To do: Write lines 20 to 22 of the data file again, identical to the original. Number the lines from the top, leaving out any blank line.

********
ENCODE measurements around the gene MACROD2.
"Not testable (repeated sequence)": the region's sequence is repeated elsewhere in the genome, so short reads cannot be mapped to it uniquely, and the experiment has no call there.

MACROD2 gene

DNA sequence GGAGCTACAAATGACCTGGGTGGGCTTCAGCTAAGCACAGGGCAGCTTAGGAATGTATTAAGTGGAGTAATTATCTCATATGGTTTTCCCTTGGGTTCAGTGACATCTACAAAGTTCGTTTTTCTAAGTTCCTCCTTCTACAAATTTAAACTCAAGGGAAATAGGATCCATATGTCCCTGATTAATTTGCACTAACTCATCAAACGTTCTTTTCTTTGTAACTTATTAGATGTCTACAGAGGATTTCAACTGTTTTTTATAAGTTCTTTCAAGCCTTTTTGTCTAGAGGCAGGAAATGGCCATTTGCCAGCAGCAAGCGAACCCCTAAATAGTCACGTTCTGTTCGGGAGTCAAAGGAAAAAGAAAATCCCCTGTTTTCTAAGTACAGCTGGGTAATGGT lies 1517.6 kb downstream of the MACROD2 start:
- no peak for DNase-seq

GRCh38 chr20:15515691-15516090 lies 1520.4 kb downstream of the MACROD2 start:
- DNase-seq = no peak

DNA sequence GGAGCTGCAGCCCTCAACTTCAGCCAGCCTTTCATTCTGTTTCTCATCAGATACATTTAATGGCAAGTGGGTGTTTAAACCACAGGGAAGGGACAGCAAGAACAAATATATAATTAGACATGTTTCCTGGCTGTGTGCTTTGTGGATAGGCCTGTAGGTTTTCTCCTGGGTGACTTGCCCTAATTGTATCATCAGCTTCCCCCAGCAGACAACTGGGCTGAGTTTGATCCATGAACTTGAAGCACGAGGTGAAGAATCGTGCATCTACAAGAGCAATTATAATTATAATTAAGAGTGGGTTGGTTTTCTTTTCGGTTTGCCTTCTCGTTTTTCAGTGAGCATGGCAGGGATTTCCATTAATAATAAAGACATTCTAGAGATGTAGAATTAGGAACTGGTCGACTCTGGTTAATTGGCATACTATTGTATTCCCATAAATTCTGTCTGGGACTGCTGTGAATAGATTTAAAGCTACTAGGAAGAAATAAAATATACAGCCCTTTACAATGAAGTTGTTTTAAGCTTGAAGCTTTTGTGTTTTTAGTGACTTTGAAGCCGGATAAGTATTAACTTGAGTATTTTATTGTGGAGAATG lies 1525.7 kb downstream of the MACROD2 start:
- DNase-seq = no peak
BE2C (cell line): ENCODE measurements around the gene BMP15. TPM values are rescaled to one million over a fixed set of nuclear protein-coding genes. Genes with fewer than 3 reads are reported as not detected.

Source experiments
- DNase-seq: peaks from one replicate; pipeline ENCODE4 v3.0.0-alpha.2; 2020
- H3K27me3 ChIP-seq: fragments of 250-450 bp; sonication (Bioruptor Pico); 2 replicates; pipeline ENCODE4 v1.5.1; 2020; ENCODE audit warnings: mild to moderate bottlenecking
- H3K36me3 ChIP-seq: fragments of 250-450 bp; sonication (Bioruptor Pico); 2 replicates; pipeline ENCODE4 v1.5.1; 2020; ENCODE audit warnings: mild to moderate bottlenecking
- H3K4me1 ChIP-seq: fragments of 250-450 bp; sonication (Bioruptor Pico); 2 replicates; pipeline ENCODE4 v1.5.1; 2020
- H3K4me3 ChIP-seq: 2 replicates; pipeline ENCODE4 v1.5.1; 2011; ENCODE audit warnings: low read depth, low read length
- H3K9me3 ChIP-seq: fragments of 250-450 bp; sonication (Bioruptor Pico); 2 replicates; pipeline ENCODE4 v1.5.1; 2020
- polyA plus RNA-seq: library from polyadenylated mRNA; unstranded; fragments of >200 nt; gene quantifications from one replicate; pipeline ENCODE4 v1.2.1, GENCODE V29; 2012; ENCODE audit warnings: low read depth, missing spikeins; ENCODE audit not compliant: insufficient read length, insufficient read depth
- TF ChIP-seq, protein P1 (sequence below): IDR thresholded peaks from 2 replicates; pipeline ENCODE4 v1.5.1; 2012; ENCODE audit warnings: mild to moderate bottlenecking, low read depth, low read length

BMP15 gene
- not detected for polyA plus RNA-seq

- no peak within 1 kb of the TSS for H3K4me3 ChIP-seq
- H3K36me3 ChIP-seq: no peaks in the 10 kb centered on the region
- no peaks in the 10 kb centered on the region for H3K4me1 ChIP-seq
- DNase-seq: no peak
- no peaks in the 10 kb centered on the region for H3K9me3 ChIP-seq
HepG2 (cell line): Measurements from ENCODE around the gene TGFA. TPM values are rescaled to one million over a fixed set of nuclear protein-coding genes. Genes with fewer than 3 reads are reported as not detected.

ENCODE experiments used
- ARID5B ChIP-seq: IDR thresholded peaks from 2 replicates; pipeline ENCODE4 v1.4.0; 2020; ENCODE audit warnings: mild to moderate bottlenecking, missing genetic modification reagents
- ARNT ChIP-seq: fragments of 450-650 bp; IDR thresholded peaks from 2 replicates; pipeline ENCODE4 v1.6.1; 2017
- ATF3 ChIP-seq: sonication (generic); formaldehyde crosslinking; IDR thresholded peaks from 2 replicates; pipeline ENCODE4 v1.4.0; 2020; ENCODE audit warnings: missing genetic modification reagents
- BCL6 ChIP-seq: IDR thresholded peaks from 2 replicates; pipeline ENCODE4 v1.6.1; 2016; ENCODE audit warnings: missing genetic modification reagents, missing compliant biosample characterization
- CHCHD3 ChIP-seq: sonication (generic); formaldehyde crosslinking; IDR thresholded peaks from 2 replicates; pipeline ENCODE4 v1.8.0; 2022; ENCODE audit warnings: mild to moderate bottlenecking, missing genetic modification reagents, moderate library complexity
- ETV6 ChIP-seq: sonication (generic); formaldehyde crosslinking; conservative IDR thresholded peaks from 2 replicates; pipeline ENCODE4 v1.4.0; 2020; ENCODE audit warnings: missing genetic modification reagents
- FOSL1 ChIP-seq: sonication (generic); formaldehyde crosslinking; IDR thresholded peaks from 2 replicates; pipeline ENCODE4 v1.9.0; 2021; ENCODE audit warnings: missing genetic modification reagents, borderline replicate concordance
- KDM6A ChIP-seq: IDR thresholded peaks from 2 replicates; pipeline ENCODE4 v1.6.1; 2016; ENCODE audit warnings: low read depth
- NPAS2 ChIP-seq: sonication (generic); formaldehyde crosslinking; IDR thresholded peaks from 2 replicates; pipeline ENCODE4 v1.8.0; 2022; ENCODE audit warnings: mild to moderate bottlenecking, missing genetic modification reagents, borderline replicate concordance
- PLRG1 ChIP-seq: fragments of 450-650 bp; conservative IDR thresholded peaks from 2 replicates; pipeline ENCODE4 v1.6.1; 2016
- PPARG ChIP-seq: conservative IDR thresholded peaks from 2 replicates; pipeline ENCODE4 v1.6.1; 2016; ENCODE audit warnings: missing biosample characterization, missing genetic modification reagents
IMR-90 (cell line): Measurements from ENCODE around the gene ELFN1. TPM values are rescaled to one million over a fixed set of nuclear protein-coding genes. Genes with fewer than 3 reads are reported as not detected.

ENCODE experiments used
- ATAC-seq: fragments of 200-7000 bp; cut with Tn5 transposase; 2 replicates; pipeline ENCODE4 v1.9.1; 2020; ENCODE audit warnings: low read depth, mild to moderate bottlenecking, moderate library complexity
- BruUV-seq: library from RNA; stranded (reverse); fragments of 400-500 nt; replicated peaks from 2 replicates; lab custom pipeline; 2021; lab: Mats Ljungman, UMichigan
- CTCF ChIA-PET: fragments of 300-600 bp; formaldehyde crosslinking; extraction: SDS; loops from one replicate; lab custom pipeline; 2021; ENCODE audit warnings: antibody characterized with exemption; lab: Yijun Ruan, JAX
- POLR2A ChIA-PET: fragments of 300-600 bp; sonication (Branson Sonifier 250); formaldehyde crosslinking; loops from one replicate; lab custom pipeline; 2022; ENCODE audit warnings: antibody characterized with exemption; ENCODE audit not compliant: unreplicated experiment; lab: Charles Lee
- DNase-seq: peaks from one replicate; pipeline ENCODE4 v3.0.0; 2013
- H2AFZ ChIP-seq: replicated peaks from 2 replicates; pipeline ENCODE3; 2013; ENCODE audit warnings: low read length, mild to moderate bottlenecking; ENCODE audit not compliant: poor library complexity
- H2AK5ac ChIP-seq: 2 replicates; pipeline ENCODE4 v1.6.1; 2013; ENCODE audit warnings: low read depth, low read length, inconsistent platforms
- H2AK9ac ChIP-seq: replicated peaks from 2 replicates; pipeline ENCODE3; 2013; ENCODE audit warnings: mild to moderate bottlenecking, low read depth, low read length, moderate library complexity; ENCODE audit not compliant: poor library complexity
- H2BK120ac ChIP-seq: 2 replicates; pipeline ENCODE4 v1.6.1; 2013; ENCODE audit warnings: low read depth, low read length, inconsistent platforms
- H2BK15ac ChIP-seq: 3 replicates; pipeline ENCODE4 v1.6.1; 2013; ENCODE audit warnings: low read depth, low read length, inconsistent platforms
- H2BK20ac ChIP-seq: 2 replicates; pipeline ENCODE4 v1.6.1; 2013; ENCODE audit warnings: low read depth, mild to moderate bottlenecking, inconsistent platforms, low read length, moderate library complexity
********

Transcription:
BMP15 gene
- not detected for polyA plus RNA-seq

- no peak within 1 kb of the TSS for H3K4me3 ChIP-seq